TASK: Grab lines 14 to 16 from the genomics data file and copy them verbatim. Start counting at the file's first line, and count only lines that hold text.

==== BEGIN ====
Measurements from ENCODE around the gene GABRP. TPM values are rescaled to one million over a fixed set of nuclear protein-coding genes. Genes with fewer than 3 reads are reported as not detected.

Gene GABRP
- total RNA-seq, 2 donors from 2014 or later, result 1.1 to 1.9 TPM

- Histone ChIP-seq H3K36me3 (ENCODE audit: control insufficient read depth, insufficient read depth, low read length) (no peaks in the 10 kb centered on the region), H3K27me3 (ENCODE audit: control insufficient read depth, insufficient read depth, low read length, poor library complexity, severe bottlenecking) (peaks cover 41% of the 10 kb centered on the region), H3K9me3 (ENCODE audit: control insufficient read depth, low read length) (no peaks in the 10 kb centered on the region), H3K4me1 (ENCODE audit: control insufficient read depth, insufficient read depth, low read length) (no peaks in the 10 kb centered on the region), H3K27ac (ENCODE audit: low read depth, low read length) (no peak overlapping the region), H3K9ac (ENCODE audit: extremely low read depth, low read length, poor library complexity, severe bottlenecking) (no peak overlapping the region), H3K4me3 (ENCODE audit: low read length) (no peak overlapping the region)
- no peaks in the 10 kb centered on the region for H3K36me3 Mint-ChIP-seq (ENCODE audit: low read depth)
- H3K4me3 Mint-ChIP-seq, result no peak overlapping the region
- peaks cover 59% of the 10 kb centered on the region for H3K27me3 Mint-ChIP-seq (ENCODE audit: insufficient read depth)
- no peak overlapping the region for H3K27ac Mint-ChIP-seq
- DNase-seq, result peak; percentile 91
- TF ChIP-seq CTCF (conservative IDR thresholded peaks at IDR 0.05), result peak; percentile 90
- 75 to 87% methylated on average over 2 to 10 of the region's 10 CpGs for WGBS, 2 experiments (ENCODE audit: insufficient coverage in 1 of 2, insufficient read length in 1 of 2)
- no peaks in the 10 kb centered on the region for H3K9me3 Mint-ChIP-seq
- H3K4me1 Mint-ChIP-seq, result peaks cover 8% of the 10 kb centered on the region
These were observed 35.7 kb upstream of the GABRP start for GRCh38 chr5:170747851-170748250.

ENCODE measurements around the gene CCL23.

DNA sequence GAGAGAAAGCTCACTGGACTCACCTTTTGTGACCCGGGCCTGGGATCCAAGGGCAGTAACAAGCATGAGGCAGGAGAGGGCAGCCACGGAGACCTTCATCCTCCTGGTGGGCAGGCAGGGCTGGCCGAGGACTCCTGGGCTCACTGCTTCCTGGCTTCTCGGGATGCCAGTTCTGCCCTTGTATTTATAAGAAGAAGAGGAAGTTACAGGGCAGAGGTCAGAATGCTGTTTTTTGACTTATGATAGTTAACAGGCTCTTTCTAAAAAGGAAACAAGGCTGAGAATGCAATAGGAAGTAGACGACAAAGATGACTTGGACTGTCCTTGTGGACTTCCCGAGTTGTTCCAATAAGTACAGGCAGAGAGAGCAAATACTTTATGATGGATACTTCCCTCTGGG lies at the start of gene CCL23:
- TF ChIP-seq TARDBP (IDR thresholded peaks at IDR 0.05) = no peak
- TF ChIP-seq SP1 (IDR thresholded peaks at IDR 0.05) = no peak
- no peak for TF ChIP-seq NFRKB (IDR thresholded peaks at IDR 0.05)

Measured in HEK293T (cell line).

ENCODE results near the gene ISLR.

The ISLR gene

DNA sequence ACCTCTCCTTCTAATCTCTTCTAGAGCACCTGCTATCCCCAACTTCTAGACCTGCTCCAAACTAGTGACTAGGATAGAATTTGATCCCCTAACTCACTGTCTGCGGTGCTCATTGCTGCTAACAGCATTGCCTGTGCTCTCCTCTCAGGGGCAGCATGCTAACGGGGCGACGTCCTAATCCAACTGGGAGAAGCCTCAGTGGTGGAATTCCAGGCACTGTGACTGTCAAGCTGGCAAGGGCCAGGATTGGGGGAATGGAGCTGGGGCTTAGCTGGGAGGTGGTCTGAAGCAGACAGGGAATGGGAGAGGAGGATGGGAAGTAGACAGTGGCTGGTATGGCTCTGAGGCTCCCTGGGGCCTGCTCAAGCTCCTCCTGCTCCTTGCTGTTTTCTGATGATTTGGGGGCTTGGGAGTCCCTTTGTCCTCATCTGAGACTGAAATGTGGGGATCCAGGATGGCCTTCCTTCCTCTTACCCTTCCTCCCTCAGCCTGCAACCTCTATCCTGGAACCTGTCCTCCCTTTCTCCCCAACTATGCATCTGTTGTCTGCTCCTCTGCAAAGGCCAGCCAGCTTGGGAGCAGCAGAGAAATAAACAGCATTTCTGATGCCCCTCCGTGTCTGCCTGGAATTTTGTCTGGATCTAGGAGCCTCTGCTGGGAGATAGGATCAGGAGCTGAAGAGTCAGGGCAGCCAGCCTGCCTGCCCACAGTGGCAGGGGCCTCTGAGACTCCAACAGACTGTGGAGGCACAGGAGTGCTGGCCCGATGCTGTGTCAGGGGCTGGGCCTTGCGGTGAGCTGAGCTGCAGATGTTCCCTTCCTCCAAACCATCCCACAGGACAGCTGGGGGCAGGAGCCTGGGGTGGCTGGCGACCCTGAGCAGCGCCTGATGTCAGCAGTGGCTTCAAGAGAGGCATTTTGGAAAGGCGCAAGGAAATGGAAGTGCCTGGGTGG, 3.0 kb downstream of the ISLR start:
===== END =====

These were observed 35.7 kb upstream of the GABRP start for GRCh38 chr5:170747851-170748250.

ENCODE measurements around the gene CCL23.

DNA sequence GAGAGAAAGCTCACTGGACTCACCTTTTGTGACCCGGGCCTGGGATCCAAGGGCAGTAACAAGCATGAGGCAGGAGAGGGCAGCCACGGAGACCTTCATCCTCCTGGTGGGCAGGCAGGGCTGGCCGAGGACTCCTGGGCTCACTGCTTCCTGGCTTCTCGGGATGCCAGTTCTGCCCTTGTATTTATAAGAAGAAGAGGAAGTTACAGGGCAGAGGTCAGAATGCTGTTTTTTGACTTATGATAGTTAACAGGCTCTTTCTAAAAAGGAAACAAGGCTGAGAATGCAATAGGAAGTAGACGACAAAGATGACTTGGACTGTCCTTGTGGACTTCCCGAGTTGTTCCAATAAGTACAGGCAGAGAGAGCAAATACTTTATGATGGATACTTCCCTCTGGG lies at the start of gene CCL23: